SAN FRANCISCO - During the campaign for California's $3 billion stem cell initiative, supporters predicted as much as $1 billion would be returned to state coffers through royalties from stem cell therapies.
But now, some question whether the state will get a dime.
Federal tax laws may prevent California from requiring companies to share royalties if the state issues tax-exempt bonds to finance the program, experts testified Monday.
That leaves stem cell leaders in a quandary: Do they issue taxable bonds -- at an added cost to taxpayers of $420 million to $700 million because of higher interest rates -- in exchange for negotiated agreements on royalties that may or may not materialize?
Or do they abandon the royalties idea and risk alienating voters? Is there a third possibility -- some other way to ensure Californians reap benefits from their huge investment, maybe by getting reduced prices on treatments for low-income Californians?
"This really is, fundamentally, a debate around the accountability to taxpayers," said Jean Ross, executive director of the California Budget Project.
Taxpayers should not be asked to pay twice, Ross argued; once for the research and then again with hefty prices when therapies are developed.
State lawmakers explored these issues during a joint committee hearing in San Francisco on Monday led by Sen. Deborah Ortiz, D-Sacramento. Ortiz has been a strong backer of stem cell research, but she also has sought to ensure California maximizes its return on its investment.
She acknowledged Monday that there are hurdles that may make it unlikely the state will ever receive revenues through royalties or licensing agreements, but she urged stem cell leaders to explore other options for ensuring a public benefit.
Critics say the debate raises questions about when stem cell leaders learned about such potential problems and whether they adequately informed voters.
"This feels like something of a bait and switch," said Jesse Reynolds of the Center for Genetics and Society, a group that supports stem cell research but advocates strong ethical policies.
Stem cell leaders counter that no final decisions have been made. They note that state officials are exploring the feasibility of issuing a combination of taxable and tax-exempt bonds to get around the royalty restrictions.
They also are exploring other options for structuring the financing and will likely seek advice from the Internal Revenue Service before proceeding.
"I am here to listen," said Ed Penhoet, who leads the stem cell board's intellectual property tax force, during the committee hearing.
"We look forward to hearing many points of view about this," he said.
The IRS rules are complicated; in general, they ban states from issuing tax-exempt bonds if the bulk of the money is used for private business purposes, and if a substantial portion of the bonds are repaid with money from private sources.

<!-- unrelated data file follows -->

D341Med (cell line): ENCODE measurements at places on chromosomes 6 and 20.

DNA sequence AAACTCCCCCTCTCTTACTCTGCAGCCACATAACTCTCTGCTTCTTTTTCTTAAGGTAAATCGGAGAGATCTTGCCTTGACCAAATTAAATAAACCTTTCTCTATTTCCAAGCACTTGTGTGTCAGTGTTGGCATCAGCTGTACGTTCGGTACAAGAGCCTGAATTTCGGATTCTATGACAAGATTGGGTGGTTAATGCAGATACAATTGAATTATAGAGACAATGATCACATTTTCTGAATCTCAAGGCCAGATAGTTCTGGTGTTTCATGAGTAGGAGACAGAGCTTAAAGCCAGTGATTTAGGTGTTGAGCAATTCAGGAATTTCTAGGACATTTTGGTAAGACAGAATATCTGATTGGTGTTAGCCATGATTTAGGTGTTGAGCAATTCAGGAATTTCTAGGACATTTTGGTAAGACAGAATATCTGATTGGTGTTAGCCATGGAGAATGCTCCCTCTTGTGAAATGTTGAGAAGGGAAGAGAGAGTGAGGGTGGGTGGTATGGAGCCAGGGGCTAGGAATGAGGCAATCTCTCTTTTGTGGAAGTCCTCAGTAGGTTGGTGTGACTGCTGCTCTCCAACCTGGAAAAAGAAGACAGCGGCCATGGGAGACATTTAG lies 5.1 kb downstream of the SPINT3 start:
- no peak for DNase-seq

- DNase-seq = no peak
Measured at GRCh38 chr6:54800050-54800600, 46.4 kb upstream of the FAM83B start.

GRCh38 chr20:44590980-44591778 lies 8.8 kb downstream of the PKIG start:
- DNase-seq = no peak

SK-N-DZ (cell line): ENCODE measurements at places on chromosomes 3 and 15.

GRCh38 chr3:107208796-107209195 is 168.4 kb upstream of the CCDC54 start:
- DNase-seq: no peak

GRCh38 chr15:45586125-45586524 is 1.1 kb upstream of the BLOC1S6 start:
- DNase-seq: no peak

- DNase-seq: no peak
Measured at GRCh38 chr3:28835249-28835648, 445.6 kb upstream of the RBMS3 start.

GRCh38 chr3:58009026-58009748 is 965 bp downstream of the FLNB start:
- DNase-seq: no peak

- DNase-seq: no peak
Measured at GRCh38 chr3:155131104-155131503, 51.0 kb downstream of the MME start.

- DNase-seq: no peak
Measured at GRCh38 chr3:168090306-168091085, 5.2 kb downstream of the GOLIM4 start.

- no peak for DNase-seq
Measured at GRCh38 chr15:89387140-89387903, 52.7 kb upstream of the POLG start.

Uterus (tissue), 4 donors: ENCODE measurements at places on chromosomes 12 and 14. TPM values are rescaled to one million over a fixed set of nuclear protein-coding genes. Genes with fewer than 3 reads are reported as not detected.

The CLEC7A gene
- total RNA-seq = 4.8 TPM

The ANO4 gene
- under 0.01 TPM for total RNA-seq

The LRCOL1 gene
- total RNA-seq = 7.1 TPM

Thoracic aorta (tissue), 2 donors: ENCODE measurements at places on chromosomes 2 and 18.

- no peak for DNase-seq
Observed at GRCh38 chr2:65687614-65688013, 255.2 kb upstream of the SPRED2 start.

California could fall into that category if it provides research grants to private institutions and receives royalties or licensing fees in return, experts said.
Taxable bonds have higher interest rates, which would increase the cost to taxpayers over the lifetime of the bonds.
In its analysis for the voters' guide, the state legislative analyst's office wrote that California would receive revenue from patents, royalties and licenses resulting from stem cell research. The amount of the revenue was unknown, it said, but could be significant.
During the campaign, stem cell leaders touted their own study predicting that the state could reap as much as $1.1 billion in royalty payments.
But doubt about such claims began to surface in August when the California Council on Science and Technology, an advisory body of scientific experts, issued a report recommending that the state waive its right for a share of royalties because it might discourage companies and investors from participating in the research.
The advisory panel recommended that California mirror its stem cell policies on the Bayh-Dole Act, which regulates patenting of federally funded research. Many experts have credited Bayh-Dole with helping to speed the transformation of university research, for example, into marketable products.
But critics argued Monday that it also has led to a "patent thicket" by encouraging universities and other institutions to obtain numerous patents. Companies that want to do something new often have to negotiate with numerous patent holders to proceed, they said.
Other options mentioned Monday for ensuring a public benefit to California's stem cell investment included requiring grant recipients to make their basic research findings and tools available to other researchers, or setting up a patent pool, in which companies would share their rights to inventions.
Yet another possibility would be requiring a tiered pricing arrangement, with the lowest prices made available to low-income residents.
In the midst of the debate, many patient advocates argue that they don't want to do anything that could jeopardize or slow research that could lead to groundbreaking cures or therapies.
The state has time to wrestle with such issues since it is blocked from issuing bonds until lawsuits challenging the constitutionality of the stem cell program are resolved.
Penhoet predicted the stem cell's intellectual property task force will make a recommendation to the full stem cell board on such matters in February.
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